Blog: The Fallacy of the "Maker's Mark"
Date: 18 August 2016Copyright © David Boettcher 2006 - 2019 all rights reserved.
I make additions and corrections to this web site frequently, but because they are buried somewhere on one of the pages the changes are not very noticeable, so I decided to create this blog section to highlight new material. Here below you will find part of one of the pages that I have recently either changed or added to significantly.
The section reproduced here is from my page about sponsor's marks.
If you have any comments or questions, please don't hesitate to contact me via my Contact Me page.
The Fallacy of the "Maker's Mark"
The requirement for a sponsor's mark to be struck on gold and silver items as part of the hallmarking process was introduced by an Act of King Edward III in the year 1363. At that time the mark was intended to identify the master goldsmith who would "answer", i.e. be punished or fined, if an item was found to be of substandard quality. It was never intended to identify who actually made an item.
In strict terms the mark is a responsibility mark, but it was not given any name in the 1363 Act. A master goldsmith in the fourteenth century working under the strict rules of the goldsmiths' guild, with a small workshop and a couple of journeymen and apprentices, might naturally have been thought of as the "maker" of items made in his workshop and, understandably but unfortunately, the mark became referred to casually as the "maker's mark", and some of the subsequent Acts did not rectify this.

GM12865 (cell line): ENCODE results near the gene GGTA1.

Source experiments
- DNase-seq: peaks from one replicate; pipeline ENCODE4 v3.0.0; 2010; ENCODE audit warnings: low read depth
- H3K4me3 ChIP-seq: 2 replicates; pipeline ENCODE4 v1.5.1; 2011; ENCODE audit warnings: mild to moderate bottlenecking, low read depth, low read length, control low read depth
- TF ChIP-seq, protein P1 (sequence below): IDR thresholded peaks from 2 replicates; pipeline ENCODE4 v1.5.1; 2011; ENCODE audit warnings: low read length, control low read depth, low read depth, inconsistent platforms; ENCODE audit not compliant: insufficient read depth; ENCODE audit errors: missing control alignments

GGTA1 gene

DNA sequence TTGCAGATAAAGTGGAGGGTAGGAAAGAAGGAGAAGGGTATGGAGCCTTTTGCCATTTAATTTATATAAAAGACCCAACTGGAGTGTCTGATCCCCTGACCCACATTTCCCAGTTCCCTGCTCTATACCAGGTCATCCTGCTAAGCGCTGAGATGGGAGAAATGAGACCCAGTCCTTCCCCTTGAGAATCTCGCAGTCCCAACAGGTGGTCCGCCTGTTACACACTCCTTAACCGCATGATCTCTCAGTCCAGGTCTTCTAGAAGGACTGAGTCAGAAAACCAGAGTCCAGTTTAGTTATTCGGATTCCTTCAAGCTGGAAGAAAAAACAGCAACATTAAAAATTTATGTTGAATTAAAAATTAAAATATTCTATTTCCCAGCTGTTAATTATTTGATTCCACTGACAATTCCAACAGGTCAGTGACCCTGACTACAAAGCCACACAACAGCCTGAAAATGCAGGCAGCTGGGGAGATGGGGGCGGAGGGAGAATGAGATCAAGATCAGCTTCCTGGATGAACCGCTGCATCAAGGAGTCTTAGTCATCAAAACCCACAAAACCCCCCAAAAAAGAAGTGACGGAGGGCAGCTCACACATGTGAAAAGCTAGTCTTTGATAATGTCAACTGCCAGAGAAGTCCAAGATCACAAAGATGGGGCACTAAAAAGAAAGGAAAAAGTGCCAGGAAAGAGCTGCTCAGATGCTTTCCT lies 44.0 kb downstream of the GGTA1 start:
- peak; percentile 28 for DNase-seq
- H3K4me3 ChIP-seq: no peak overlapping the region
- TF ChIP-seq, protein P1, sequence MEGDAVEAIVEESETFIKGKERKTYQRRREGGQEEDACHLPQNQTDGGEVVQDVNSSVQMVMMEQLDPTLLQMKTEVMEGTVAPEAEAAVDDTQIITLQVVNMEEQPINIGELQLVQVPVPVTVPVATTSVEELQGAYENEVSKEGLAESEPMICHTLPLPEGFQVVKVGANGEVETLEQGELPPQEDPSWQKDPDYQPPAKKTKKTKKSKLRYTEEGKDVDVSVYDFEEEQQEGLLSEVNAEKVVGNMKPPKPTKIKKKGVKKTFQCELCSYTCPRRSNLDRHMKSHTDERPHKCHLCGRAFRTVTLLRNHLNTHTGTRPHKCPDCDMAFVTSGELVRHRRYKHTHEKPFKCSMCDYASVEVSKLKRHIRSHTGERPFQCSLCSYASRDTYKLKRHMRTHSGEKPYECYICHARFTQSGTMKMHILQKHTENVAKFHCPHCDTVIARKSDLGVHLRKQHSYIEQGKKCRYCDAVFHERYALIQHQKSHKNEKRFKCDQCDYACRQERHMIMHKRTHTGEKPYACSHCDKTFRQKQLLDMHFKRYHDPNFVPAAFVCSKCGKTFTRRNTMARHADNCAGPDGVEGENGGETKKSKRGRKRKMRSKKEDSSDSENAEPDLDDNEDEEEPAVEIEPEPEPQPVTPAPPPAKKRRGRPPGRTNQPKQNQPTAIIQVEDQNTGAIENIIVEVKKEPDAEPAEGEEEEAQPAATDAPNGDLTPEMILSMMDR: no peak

When the power of the guilds to control who could work in precious metal declined, and with developments in trade and commerce, it became necessary to allow people such as retailers and importers to enter a mark at an assay office so that they could send items for hallmarking. This was first officially acknowledged in the 1738 Plate Offences Act, although it is obvious that the practice existed well before 1738. The 1738 Act required that anyone who made, or caused to be made, any gold or silver wares, to enter new marks at the assay offices. This requirement was to ensure that anyone who traded or dealt in silver or gold wares and who was already registered with an assay office for the purposes of hallmarking should enter new marks, in addition to those who made such items. It has therefore been misleading for over 300 years to describe this mark a "maker's mark".
The Gold and Silver Wares Act, 1844, introduced the term "private mark" as a result of such considerations. Since then the term "sponsor's mark" has been adopted and is the name used for this mark in the 1973 Hallmarking Act.